Thirty-two years ago today, on February 8, 1983, something strange and ominous began happening in the skies above eastern Australia. It began with a cold front that moved across the continent in the early morning, and unusually high winds began to pick up loose topsoil in the farmlands of eastern Australia. This cold front met a mass of warm northerly winds. As often happens when cold air and warm air meet, bizarre and disturbing things began happening. In this case, the winds kicked up an immense amount of loose powdery topsoil, blowing it into a huge curtain of dust that began advancing like a red-brown tidal wave toward the city of Melbourne.
Australia had been suffering quite badly for the past several months from a terrible drought. The ENSO (El Nino Southern Oscillation), a cycle of wind and moisture variation that occurs every couple of years, was particularly bad in 1982-83, causing extreme weather events in both hemispheres. On February 8 it was Melbourne’s turn. As the giant wall of dust neared the city, temperatures spiked rapidly, hitting an almost incredible 109° F in the early afternoon (remember, February in the southern hemisphere is deep summer). The dust curtain was 1,000 feet high when it struck the city shortly after 2:35 PM. Everything instantly ground to a halt–traffic, commerce, transportation, everything. Even breathing was difficult. Power went out in many parts of the city. The ferocious winds ripped the roofs off at least 50 houses and rained 1000 tons of dust, as fine as talcum powder, all over the area. It wasn’t just Melbourne that was affected; at its height the storm clouded most of eastern Australia.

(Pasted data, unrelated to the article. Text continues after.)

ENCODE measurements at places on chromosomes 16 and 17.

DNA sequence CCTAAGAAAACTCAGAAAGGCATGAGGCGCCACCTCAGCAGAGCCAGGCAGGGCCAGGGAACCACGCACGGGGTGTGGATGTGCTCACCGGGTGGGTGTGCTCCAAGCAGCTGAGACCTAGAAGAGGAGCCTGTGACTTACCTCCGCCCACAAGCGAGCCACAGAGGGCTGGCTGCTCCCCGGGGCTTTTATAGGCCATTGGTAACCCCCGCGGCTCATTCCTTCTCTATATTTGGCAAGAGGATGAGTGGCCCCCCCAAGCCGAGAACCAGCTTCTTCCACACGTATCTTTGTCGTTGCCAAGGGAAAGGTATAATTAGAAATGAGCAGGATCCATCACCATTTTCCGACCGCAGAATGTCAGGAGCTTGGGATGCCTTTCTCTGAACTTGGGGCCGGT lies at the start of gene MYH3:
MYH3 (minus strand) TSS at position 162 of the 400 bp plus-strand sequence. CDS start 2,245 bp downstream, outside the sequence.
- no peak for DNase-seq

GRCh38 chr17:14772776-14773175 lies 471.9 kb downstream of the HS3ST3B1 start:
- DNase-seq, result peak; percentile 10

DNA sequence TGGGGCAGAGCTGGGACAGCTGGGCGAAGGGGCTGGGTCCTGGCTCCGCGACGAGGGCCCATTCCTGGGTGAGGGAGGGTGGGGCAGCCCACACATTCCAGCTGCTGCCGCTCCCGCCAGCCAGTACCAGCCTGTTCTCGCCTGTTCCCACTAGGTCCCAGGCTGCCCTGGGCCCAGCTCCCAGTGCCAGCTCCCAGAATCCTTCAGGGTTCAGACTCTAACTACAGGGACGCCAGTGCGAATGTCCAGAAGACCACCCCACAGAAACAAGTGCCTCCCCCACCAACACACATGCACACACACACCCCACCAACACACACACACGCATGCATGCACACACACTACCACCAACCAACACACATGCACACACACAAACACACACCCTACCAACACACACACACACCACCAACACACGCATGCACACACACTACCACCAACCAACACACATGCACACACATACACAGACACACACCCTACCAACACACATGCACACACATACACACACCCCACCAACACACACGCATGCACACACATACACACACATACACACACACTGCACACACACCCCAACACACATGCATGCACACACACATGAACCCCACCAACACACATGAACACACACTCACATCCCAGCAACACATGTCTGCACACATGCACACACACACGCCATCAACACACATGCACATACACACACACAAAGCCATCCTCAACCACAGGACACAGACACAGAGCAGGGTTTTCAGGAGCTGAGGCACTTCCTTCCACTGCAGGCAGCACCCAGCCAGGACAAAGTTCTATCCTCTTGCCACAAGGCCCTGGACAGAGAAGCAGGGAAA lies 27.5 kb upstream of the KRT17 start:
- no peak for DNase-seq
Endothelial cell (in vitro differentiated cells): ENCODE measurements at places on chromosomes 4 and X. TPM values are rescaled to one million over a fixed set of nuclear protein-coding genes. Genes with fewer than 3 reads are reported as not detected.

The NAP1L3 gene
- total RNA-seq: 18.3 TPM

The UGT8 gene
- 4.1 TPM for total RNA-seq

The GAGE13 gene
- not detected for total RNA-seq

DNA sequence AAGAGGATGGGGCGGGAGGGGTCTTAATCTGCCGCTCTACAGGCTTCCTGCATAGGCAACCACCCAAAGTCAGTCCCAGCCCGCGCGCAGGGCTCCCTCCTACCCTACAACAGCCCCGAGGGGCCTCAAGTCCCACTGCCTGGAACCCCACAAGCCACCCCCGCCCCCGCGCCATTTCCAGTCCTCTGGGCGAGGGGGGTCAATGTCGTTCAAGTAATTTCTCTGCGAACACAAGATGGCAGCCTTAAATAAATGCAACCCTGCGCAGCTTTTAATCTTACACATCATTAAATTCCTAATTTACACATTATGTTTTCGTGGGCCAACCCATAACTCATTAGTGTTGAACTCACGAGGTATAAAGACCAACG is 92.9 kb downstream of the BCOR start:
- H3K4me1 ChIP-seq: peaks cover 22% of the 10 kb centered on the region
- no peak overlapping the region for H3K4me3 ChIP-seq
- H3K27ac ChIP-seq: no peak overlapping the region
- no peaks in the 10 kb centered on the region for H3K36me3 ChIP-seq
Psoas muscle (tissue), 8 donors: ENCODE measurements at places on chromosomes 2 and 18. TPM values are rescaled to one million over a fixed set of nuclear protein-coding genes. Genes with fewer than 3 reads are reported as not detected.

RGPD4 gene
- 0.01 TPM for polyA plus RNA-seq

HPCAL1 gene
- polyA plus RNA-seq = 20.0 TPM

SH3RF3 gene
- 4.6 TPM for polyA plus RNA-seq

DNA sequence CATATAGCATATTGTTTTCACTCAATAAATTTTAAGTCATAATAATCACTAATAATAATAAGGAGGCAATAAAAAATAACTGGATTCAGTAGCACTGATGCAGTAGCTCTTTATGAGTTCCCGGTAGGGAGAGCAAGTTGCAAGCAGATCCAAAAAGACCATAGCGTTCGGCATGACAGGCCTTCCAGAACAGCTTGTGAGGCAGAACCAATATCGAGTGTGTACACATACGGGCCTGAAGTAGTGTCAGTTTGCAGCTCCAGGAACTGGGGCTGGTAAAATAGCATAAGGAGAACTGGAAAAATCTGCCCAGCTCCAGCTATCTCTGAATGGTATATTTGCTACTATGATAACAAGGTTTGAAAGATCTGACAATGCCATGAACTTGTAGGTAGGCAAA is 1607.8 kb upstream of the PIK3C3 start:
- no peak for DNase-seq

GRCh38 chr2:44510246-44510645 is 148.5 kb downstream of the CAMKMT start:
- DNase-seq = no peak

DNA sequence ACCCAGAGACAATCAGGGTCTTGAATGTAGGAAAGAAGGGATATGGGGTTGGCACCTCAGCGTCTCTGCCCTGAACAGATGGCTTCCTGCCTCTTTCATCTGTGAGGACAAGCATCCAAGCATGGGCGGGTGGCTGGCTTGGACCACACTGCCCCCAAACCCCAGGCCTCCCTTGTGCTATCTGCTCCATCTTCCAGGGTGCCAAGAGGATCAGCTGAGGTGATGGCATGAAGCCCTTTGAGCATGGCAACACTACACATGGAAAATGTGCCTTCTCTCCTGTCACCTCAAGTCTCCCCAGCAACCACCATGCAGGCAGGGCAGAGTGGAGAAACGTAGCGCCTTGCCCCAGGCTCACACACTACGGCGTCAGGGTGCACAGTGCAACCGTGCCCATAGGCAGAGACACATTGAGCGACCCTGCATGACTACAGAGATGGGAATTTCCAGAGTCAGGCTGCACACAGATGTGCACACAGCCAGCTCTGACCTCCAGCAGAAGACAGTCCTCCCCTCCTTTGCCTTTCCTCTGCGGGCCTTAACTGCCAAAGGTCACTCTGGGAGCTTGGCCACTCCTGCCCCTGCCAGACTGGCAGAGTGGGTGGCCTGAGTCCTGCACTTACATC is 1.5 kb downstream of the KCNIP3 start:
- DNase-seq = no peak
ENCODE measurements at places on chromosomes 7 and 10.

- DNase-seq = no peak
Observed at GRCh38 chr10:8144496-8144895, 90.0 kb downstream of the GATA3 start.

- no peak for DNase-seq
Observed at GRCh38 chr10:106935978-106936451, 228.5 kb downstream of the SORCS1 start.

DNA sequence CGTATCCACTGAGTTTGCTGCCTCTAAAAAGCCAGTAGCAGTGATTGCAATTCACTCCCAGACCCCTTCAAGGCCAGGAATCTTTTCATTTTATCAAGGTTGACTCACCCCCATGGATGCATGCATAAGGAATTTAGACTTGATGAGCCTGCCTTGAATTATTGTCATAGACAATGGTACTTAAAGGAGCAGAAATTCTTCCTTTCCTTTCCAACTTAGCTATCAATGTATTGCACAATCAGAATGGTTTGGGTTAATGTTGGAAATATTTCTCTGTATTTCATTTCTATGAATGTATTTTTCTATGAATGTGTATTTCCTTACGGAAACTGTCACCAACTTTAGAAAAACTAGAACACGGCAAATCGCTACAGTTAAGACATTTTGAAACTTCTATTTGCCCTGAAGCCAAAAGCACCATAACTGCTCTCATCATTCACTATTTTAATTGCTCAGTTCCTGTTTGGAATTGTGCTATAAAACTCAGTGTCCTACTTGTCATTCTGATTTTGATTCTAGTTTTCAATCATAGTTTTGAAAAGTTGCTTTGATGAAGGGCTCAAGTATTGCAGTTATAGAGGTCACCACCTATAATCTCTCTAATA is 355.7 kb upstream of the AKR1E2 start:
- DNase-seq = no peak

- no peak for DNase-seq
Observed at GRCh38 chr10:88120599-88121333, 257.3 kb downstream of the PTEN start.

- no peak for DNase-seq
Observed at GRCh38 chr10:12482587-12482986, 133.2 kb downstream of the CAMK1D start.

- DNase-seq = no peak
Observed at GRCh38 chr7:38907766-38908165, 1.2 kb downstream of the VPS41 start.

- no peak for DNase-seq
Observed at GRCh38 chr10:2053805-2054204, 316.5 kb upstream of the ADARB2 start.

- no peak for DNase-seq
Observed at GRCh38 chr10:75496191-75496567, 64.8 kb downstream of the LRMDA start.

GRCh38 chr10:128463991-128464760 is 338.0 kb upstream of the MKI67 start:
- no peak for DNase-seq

Here is actual news footage of the Melbourne dust storm of February 1983, and the intense heat that preceded it.
Then, not even two hours after it struck, it was over. The winds died down and by 4:00 PM the sun was out again. The bizarre event left lawns caked with dust, windows filthy and cars all the same color of reddish-gray. But although the event was over for Melbourne, the El Nino system had more punishment in store for Australia. A week later dry conditions and high winds sparked a series of catastrophic brush fires that left 75 dead across various parts of the continent. This was the worst brush fire disaster until 2009–an event that was, incidentally, also preceded by an ominous dust storm, that one in Sydney.
Few environmental disasters are as spectacular as dust storms. Now that we live in the age of climate change with various parts of our planet becoming newly-parched, unfortunately we’re bound to see a lot more of them. A sky filled with dust may become, unfortunately, a much more common sight in our current century.